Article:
Throughout history, rulers and conquerors have left their mark on the world with legacies that remain intact to this day. Alexander III of Macedon (356-323 BC) was only thirty-two years of age when he died. But in his short and extraordinary life, he ruled an empire that changed world history. In mainstream culture, he is known as Alexander the Great and in his era, the mention of his name evoked fear across territories threatened by the Macedonian empire. Yet for all of his power and accomplishments, he died intestate, having failed to clarify his wishes as he faced death. Whether it was due to procrastination, sickness or paranoia is lost to history. But what we do know is that following his death, the interactions between his former generals became dark and deadly. And before the violence was over, multiple participants had been dispatched to Hades. Strangely, there is no official cause of death for the legendary ruler. There are rumors of possible poisoning or a deadly illness such as typhoid, but the different accounts of his final days add more confusion to the mystery. Author David Grant dissects the known diaries of events that purport to contain the truth about Alexander’s death in an effort to resolve the matter.
Readers without prior knowledge of Alexander’s life may find value in first watching a documentary about him or reading articles online. I say this because in the wake of his death, key figures once under his command take on various roles and each having their own agenda. There are names in the book that will stand out easily such as Aristotle (384-322 BC) and Cleopatra (357-308 BC). But they play minor roles in the story which focuses heavily on the former generals and their actions. As I read, I found keeping track of the figures slightly challenging as the story moves from place to place. However, I recommend getting familiar with each character as you make your way through the discussion. Essentially, two major factions appear after Alexander’s death, one side led by Perdiccas (356-321) and Eumenes (362-313 BC) who are loyal of Alexander’s line of success and the other by Meleager (d. 323 BC), Antigonus I Monophthalmus (382-301 BC), and Antipater (397-319 BC) who see the power vacuum as a chance to consolidate power. Added to the mix are the roles and rights as heirs of Alexander’s sons Alexander IV from wife Roxana (340-310 BC) and Heracles (327 -309 BC) from wife Barsine (363-309 BC). The story is deeply intricate with alliances and double-crosses, and the author did an exceptional job of researching the events and composing this account that examines the known facts. But complicating the task are the various accounts of Alexander’s death.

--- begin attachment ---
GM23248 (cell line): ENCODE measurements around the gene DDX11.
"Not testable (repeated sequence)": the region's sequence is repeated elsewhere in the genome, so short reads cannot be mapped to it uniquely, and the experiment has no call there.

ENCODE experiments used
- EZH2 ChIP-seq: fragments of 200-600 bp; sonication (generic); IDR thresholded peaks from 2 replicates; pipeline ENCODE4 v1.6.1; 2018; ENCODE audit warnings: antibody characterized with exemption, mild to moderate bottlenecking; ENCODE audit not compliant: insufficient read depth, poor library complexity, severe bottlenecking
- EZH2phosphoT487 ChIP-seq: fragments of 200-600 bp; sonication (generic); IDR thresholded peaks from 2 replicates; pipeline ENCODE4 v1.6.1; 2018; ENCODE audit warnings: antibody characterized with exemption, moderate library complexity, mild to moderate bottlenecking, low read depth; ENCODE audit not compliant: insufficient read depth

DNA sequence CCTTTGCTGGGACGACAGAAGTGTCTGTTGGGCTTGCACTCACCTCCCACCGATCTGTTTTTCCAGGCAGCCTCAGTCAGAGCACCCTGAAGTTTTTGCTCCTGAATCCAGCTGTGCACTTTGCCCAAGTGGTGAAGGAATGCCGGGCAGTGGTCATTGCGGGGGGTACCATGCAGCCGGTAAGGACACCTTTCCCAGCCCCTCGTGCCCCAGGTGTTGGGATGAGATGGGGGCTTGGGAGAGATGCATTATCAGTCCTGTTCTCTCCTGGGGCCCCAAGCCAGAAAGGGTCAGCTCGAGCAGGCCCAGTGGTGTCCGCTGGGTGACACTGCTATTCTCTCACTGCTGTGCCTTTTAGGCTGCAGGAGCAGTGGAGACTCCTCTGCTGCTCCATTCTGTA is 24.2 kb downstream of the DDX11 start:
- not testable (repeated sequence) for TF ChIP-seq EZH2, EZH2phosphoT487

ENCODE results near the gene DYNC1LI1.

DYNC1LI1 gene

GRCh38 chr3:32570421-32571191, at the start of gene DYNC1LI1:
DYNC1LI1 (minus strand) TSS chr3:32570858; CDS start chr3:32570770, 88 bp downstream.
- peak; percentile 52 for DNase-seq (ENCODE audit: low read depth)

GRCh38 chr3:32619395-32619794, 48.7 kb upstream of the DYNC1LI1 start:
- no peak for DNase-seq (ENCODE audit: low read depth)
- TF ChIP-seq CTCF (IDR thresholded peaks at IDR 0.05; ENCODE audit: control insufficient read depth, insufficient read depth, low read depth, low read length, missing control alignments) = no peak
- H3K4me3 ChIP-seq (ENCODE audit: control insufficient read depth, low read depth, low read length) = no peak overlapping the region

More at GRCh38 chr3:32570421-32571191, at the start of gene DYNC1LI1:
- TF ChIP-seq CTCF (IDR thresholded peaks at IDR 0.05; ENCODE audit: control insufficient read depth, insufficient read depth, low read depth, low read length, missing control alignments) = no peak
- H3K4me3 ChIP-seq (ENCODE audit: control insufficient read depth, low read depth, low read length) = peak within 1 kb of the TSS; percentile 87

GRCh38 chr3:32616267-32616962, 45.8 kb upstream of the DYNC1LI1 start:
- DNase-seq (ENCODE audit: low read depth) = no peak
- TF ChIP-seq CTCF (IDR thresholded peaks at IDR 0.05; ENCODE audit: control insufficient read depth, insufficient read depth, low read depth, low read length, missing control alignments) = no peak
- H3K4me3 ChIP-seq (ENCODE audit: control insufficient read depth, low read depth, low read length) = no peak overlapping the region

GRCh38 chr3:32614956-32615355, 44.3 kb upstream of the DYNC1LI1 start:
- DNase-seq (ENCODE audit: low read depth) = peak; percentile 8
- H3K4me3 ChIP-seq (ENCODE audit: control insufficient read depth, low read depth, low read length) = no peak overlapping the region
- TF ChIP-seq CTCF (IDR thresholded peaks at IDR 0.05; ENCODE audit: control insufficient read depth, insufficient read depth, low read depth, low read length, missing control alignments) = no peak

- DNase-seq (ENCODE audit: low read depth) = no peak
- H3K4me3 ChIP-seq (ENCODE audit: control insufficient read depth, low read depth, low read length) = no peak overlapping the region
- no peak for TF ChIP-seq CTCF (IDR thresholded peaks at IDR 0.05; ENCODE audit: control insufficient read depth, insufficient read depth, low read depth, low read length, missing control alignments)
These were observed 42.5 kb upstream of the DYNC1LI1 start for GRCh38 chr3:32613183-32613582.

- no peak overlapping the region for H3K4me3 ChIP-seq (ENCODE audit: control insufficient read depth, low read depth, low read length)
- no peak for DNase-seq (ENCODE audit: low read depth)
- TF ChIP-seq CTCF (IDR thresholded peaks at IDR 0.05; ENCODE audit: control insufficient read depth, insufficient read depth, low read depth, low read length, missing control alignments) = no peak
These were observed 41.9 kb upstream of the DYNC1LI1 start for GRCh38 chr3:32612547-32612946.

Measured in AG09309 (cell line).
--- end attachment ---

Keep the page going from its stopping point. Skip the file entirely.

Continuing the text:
The name of Eumenes will be seared into reader’s minds for multiple reasons. He becomes a prominent figure in the book due to his account of how Alexander died. His explanation is not beyond suspicion, and historians have questioned its authenticity. Grant also questions its accuracy and provides compelling reasons why it cannot be trusted entirely as the definitive account of the Alexander’s end days. Despite its questionable contents, Eumenes was a witness to Alexander’s final days and would have included truths in his account. They may stand in contrast to the story presented by the Royal Diaries which found subscribers in historians Arrian of Nicomedia (86-160 AD) and Plutarch (46-119 AD). The Royal Diaries, sometimes referred to the Journal, are accepted as authentic. But with other aspect of Alexander’s final days and the deadly power struggles that ensued, questions remain about the source material used to explain those events. And as the author explains in the book’s conclusion, the authenticity of any alleged “wills” is subject to scrutiny due to events that transpired and their participants. But that examination should not take away from the facts that are known and other truths we may never know.
Between 322 and 275 BC, Alexander’s former generals engaged in the Wars of the Diadochi, a conflict that spanned several decades and led to the collapse of Alexander’s empire. The author refers to them, when necessary, but the book is not a discussion of the multiple wars. However, they are relevant to the story as they show the deception and greed to be found in the wake of Alexander’s death. The plots are intricate and some sections might need to be revisited for clarification, but the venom between parties was intense and everyone seemed to have a role to play including Alexander’s mother Olympias (375-316 BC) who was determined to maintain the line of succession. Grant pulls no punches and brings the past to life as enemies plot ways to have each other killed. The amount of blood spilled during these wars is unimaginable. Olympias proves to be a formidable threat and she has her own story in the book and her fate becomes tied to the actions of Antipater’s son Cassander (355-297 BC). This is one part of the story that reaffirms the savagery of the ancient world. The tragic truth is that the wars were both deadly and costly, and erased any chance for Alexander’s line of succession to continue.
This book is not light reading by any means but it also an invaluable tool when examining Alexander’s demise. There are no happy endings in the story. And whether the cause was typhoid fever or poison, Alexander’s death at the age of thirty-two remains one of history’s biggest conspiracies. But whether there actually was a conspiracy is still unsolved. Voltaire (1694-1778) once said, “to the living we owe respect, but to the dead we owe only the truth”. Grant seeks the truth about Alexander’s will and so do we. I can say that reading the book resulted in me further researching the historical figures. And having done so makes the story easier to digest. If you love ancient Greek history, this book is must read.
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